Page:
Freud’s contribution to developmental psychology is his theory on five Psychosexual stages: the oral, anal, phallic, latency, and genital stages. He believed that these stages of development could determine one’s defenses, anxieties, and impulses. A child who has been deprived of fully experiencing any of these stages may suffer fixation at that stage of development. The first three stages of development, the oral, anal, and phallic stages, are the most crucial, as one’s personality is molded at this time. If fixation happens at any point during this period, then the child would likely develop distinct personality type.
From birth to 1 year (oral stage), the mouth is the principal erogenous zone and it is assumed that an infant’s greatest source of gratification is sucking. If the caregiver is overindulgent or depriving, then the child is likely to develop fixation at this stage. Some traits associated with overindulgence are optimism, manipulativeness, boldness and admiration. On the other hand, deprivation would lead to traits such as pessimism, suspiciousness, self-belittlement, passivity, and jealousy. Further, as Freud theorised, fixation at this stage, or when the individual did not receive adequate oral gratification during infancy, the individual is predisposed to excessive drinking or eating in adult life.
When the child is about 18 months to 3 years (anal stage), the anus and rectum are considered to be the primary sources of pleasure. Either an excessive demand or permissiveness from a child’s caregiver, will lead to the development of anal personality. Other psychological problems that are thought to arise from this stage are obsessive-compulsivity and paranoia.
During the phallic stage, or when the child is about 3 to 6 years old, the penis or clitoris is assumed to be the major source of pleasurable sensation. At this stage, the child learns to manipulate the genitals and becomes curious about the opposite sex. Curiously enough, Freud also believed that it is at this stage when the child develops intense sexual feelings for the parent of the opposite sex, or otherwise known as Oedipus and Electra complex. The Oedipal complex is the perception that boys desire to possess their mother.
Freud thought that boys have incestuous cravings for their mother, even sees their father as rival, but they have fear that the father will harm them (castration anxiety). Likewise, the Electra complex is the assumption that girls desire their father, and want to replace their mother. The fear of the same-sex parent leads to sublimation of their sexual attraction for the opposite sex parent into non-sexual love, and they learn to identity instead to their same-sex parent. For either sex, it imperative for them to resolve the conflict, such that when they enter young adulthood stage, they are likely to have a satisfactory heterosexual relationship.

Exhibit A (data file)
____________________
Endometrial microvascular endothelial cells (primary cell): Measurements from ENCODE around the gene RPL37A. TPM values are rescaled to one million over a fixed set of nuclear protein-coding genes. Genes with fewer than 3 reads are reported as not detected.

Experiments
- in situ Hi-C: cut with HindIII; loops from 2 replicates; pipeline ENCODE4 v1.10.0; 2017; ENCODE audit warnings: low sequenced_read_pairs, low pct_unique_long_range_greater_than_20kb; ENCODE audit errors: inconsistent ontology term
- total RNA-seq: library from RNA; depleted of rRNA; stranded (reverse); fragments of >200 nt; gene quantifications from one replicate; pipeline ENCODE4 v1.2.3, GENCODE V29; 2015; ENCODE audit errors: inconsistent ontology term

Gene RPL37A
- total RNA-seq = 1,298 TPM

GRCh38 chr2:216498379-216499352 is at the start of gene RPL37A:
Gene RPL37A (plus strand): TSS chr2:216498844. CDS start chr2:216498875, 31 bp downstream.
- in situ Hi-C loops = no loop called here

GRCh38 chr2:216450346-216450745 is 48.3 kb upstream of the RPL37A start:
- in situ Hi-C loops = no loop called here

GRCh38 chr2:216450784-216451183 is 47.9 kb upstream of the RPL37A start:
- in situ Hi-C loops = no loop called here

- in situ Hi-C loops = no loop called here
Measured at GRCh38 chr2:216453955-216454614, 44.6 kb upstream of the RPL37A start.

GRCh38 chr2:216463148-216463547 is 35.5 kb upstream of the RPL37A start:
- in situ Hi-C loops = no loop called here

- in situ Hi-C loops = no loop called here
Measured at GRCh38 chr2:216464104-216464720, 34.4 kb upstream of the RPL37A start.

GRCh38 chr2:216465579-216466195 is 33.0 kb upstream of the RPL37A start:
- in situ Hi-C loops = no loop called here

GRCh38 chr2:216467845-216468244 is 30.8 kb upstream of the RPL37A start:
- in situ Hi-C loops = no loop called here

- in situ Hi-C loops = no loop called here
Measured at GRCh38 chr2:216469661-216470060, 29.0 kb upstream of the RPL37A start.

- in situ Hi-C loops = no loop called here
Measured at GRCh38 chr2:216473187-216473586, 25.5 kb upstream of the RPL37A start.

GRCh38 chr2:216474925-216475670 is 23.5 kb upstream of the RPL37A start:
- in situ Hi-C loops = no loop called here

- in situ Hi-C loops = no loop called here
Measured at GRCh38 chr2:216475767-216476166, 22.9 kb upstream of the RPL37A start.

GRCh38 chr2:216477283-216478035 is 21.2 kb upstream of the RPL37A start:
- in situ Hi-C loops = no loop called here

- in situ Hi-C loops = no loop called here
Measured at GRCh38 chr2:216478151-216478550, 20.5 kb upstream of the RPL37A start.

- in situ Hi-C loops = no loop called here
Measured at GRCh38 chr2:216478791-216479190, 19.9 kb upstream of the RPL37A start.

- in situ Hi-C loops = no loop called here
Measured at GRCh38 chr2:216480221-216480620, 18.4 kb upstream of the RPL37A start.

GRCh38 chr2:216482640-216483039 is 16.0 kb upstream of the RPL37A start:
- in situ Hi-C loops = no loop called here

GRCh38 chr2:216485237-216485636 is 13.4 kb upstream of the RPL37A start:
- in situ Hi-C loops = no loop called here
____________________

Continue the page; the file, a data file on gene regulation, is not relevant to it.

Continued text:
In the years from 6 to 12 (latency stage), sexual motivations are put aside and the child channels his energy into school, play, shared activities with friends, and sports.
Finally, the genital stage, which is from puberty onwards, the deepest feelings of pleasure come from heterosexual relations. At this stage, the individual channels his energy into socially acceptable ventures such as entering into romantic relationships, establishing friendships, career planning and also some recreational activities.
Freud’s cathartic hypnosis was popular during his time, but more than the technique of hypnosis as a therapeutic cure to psychological illnesses, was his concept that feelings were drawn from the unconscious. His contribution stands out in the sense that he was the one who developed techniques such as free association and dream analysis in dealing with both the conscious and unconscious aspects of mental health. Freud emphasized the role of the unconscious motives and ego-defense systems, and the importance of early childhood experiences in the personality adjustment and maladjustment of adults, as well as the relevance of sexual factors in human behavior and mental disorders (Coleman, et.al., p. 57).
Freud’s techniques now used in contemporary psychodynamic counselling provide much deeper understanding of the (client’s) self, and can prove to be helpful in emotional, spiritual development and self-awareness.
One of the most original and controversial features of Jung’s theory on personality was the concept of collective unconscious. He theorised the existence of universally shared motives, drives, potentials, fears and symbols – that human beings have more or less the same collective unconscious. Collective unconscious is defined as the “storehouse of latent memory traces inherited from one’s ancestral past” (Hall & Lindzey, 1978, p. 119). Simply put, with this theory, there is probability of reviving experiences of past generations. “Humans are born with many predisposition for thinking, feeling, and perceiving according to definite patterns and contents that become actualized through individualized experiences” (Hall & Lindzey).